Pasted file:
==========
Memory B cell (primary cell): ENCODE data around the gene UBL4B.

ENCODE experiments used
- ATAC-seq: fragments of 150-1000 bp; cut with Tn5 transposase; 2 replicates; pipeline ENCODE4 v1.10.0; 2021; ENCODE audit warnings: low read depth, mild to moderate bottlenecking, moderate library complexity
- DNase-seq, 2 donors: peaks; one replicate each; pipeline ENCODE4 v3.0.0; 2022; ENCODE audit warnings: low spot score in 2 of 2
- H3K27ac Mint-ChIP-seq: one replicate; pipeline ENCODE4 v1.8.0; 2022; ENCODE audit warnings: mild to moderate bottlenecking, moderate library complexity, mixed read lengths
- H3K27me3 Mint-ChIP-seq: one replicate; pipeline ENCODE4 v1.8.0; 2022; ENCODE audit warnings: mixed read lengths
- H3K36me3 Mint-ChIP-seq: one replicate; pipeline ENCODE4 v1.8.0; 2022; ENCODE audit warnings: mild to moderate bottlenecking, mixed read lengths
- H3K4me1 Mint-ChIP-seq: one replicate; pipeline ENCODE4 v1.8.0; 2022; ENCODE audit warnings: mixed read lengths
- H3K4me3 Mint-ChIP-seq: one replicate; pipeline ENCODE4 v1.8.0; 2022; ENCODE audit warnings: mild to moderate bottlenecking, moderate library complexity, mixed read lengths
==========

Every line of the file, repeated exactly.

Memory B cell (primary cell): ENCODE data around the gene UBL4B.

ENCODE experiments used
- ATAC-seq: fragments of 150-1000 bp; cut with Tn5 transposase; 2 replicates; pipeline ENCODE4 v1.10.0; 2021; ENCODE audit warnings: low read depth, mild to moderate bottlenecking, moderate library complexity
- DNase-seq, 2 donors: peaks; one replicate each; pipeline ENCODE4 v3.0.0; 2022; ENCODE audit warnings: low spot score in 2 of 2
- H3K27ac Mint-ChIP-seq: one replicate; pipeline ENCODE4 v1.8.0; 2022; ENCODE audit warnings: mild to moderate bottlenecking, moderate library complexity, mixed read lengths
- H3K27me3 Mint-ChIP-seq: one replicate; pipeline ENCODE4 v1.8.0; 2022; ENCODE audit warnings: mixed read lengths
- H3K36me3 Mint-ChIP-seq: one replicate; pipeline ENCODE4 v1.8.0; 2022; ENCODE audit warnings: mild to moderate bottlenecking, mixed read lengths
- H3K4me1 Mint-ChIP-seq: one replicate; pipeline ENCODE4 v1.8.0; 2022; ENCODE audit warnings: mixed read lengths
- H3K4me3 Mint-ChIP-seq: one replicate; pipeline ENCODE4 v1.8.0; 2022; ENCODE audit warnings: mild to moderate bottlenecking, moderate library complexity, mixed read lengths